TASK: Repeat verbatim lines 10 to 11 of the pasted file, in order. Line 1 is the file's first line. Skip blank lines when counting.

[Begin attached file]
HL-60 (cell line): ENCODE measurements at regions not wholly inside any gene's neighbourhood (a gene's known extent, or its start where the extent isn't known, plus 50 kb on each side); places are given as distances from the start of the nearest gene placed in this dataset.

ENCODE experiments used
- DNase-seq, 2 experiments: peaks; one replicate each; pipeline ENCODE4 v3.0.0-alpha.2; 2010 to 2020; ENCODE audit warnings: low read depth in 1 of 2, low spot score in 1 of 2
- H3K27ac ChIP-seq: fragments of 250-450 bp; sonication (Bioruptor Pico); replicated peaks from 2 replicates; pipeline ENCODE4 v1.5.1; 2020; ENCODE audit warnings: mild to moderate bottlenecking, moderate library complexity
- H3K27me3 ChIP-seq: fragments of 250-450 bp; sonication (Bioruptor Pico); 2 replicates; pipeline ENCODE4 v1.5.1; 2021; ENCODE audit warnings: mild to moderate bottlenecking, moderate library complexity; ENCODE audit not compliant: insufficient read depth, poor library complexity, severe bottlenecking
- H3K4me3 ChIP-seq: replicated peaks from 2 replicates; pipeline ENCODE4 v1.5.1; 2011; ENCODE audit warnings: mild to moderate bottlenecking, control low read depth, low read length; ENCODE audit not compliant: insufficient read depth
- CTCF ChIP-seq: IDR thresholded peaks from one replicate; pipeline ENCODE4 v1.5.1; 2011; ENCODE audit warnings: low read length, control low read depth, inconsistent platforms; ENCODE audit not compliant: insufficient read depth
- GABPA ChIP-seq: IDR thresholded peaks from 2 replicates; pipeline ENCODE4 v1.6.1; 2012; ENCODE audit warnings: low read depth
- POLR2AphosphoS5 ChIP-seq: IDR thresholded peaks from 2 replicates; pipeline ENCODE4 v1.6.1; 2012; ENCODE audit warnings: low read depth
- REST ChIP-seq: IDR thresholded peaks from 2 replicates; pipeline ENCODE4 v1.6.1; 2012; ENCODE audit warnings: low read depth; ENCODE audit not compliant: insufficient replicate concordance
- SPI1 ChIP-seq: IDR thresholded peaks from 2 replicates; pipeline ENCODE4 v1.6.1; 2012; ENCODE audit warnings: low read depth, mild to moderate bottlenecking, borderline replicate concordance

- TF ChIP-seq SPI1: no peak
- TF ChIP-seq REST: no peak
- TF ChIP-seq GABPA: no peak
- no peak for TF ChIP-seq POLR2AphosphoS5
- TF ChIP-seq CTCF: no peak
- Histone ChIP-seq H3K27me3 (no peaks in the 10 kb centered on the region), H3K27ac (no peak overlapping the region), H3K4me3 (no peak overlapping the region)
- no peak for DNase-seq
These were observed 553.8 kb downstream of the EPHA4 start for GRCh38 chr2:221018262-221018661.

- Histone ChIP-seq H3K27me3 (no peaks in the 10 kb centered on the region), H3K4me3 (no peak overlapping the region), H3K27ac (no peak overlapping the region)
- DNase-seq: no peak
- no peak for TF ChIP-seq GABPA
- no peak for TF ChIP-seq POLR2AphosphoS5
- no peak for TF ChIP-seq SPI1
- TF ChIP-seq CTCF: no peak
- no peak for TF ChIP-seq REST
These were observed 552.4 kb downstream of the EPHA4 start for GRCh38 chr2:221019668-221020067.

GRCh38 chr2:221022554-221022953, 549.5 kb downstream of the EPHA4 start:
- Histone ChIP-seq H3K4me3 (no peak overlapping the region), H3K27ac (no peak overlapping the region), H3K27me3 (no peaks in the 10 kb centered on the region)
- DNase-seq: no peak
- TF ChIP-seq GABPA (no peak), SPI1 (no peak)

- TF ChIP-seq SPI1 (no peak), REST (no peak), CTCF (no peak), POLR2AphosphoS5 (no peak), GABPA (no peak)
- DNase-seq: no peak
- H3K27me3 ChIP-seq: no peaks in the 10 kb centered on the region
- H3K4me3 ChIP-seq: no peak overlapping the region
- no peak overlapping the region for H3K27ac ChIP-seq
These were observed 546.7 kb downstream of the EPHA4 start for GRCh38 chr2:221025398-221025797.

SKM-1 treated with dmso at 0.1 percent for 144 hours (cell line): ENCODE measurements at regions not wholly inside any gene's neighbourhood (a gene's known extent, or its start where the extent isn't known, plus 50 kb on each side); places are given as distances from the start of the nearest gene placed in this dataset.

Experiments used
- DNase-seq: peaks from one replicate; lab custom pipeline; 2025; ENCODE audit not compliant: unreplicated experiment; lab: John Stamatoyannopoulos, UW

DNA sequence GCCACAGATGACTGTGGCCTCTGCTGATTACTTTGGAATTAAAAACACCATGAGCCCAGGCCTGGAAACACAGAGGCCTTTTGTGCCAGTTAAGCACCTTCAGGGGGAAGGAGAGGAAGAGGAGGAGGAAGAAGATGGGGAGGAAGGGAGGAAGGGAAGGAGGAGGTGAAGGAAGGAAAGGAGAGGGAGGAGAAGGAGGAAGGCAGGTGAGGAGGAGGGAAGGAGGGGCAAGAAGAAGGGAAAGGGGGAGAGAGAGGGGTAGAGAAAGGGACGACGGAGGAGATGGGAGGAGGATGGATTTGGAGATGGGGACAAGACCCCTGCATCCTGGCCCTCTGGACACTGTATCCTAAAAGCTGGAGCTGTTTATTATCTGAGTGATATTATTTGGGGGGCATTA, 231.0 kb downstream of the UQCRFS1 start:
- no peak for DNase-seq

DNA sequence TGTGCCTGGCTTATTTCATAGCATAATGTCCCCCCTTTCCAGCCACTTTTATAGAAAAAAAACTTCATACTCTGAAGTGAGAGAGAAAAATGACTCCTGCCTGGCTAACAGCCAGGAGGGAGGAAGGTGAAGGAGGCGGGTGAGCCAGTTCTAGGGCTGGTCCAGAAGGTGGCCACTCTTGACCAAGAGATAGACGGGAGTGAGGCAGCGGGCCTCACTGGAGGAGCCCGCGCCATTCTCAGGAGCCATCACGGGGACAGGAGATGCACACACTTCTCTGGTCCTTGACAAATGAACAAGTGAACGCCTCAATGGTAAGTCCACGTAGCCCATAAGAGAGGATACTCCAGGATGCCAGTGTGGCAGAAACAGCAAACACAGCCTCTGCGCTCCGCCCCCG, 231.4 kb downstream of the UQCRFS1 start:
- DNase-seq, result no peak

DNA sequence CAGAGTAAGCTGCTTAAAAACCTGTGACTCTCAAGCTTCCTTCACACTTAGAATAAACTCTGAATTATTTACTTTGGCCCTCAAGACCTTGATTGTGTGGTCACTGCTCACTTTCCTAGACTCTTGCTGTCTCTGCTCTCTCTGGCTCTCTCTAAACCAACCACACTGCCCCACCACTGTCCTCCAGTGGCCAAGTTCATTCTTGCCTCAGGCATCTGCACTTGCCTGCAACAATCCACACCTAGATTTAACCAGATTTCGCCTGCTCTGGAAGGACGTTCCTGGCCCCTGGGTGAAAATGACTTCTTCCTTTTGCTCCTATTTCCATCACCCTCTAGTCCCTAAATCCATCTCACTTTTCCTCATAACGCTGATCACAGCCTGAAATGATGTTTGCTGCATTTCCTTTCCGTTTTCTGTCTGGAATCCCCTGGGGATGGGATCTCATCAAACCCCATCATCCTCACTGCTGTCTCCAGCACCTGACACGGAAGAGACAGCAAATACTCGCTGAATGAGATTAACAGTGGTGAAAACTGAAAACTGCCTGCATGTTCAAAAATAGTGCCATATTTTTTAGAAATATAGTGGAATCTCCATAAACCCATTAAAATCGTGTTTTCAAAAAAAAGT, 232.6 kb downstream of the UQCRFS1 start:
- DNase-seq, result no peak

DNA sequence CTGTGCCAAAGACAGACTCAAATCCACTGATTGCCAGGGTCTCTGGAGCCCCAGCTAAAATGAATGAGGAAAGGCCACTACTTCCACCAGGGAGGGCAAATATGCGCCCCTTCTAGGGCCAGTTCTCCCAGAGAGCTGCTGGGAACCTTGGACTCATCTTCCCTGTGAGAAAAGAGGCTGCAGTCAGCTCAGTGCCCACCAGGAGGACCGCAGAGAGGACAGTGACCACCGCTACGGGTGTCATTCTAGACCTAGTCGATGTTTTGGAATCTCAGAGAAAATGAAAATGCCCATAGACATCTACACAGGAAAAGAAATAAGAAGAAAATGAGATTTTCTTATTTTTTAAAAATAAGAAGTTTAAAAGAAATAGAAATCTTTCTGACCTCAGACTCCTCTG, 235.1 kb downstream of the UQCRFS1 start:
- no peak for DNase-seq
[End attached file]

- REST ChIP-seq: IDR thresholded peaks from 2 replicates; pipeline ENCODE4 v1.6.1; 2012; ENCODE audit warnings: low read depth; ENCODE audit not compliant: insufficient replicate concordance
- SPI1 ChIP-seq: IDR thresholded peaks from 2 replicates; pipeline ENCODE4 v1.6.1; 2012; ENCODE audit warnings: low read depth, mild to moderate bottlenecking, borderline replicate concordance